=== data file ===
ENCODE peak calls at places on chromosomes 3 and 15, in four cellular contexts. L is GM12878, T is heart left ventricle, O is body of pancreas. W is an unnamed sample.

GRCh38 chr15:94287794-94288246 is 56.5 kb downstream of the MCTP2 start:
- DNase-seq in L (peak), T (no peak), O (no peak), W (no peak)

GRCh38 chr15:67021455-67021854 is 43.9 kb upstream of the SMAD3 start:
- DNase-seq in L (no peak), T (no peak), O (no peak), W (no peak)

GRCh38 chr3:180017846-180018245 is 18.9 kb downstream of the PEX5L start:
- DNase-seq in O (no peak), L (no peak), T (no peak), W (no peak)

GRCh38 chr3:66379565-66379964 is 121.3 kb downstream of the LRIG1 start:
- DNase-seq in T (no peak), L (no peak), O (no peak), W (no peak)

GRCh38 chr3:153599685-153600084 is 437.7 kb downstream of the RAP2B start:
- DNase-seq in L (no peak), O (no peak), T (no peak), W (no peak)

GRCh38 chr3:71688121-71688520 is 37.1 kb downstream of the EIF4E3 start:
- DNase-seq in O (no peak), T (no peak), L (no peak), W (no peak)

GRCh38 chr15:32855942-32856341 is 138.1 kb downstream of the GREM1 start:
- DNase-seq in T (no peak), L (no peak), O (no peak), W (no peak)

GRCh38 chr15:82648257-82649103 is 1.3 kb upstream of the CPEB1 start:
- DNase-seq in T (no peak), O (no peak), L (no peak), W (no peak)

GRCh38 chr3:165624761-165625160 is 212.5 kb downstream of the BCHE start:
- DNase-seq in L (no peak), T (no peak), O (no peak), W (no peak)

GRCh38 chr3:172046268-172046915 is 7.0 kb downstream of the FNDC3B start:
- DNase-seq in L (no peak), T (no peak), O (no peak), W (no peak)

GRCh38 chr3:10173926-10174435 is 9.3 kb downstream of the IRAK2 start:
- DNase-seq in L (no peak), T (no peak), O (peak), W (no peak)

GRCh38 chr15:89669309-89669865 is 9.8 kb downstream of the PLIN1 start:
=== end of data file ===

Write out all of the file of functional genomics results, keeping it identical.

ENCODE peak calls at places on chromosomes 3 and 15, in four cellular contexts. L is GM12878, T is heart left ventricle, O is body of pancreas. W is an unnamed sample.

GRCh38 chr15:94287794-94288246 is 56.5 kb downstream of the MCTP2 start:
- DNase-seq in L (peak), T (no peak), O (no peak), W (no peak)

GRCh38 chr15:67021455-67021854 is 43.9 kb upstream of the SMAD3 start:
- DNase-seq in L (no peak), T (no peak), O (no peak), W (no peak)

GRCh38 chr3:180017846-180018245 is 18.9 kb downstream of the PEX5L start:
- DNase-seq in O (no peak), L (no peak), T (no peak), W (no peak)

GRCh38 chr3:66379565-66379964 is 121.3 kb downstream of the LRIG1 start:
- DNase-seq in T (no peak), L (no peak), O (no peak), W (no peak)

GRCh38 chr3:153599685-153600084 is 437.7 kb downstream of the RAP2B start:
- DNase-seq in L (no peak), O (no peak), T (no peak), W (no peak)

GRCh38 chr3:71688121-71688520 is 37.1 kb downstream of the EIF4E3 start:
- DNase-seq in O (no peak), T (no peak), L (no peak), W (no peak)

GRCh38 chr15:32855942-32856341 is 138.1 kb downstream of the GREM1 start:
- DNase-seq in T (no peak), L (no peak), O (no peak), W (no peak)

GRCh38 chr15:82648257-82649103 is 1.3 kb upstream of the CPEB1 start:
- DNase-seq in T (no peak), O (no peak), L (no peak), W (no peak)

GRCh38 chr3:165624761-165625160 is 212.5 kb downstream of the BCHE start:
- DNase-seq in L (no peak), T (no peak), O (no peak), W (no peak)

GRCh38 chr3:172046268-172046915 is 7.0 kb downstream of the FNDC3B start:
- DNase-seq in L (no peak), T (no peak), O (no peak), W (no peak)

GRCh38 chr3:10173926-10174435 is 9.3 kb downstream of the IRAK2 start:
- DNase-seq in L (no peak), T (no peak), O (peak), W (no peak)

GRCh38 chr15:89669309-89669865 is 9.8 kb downstream of the PLIN1 start: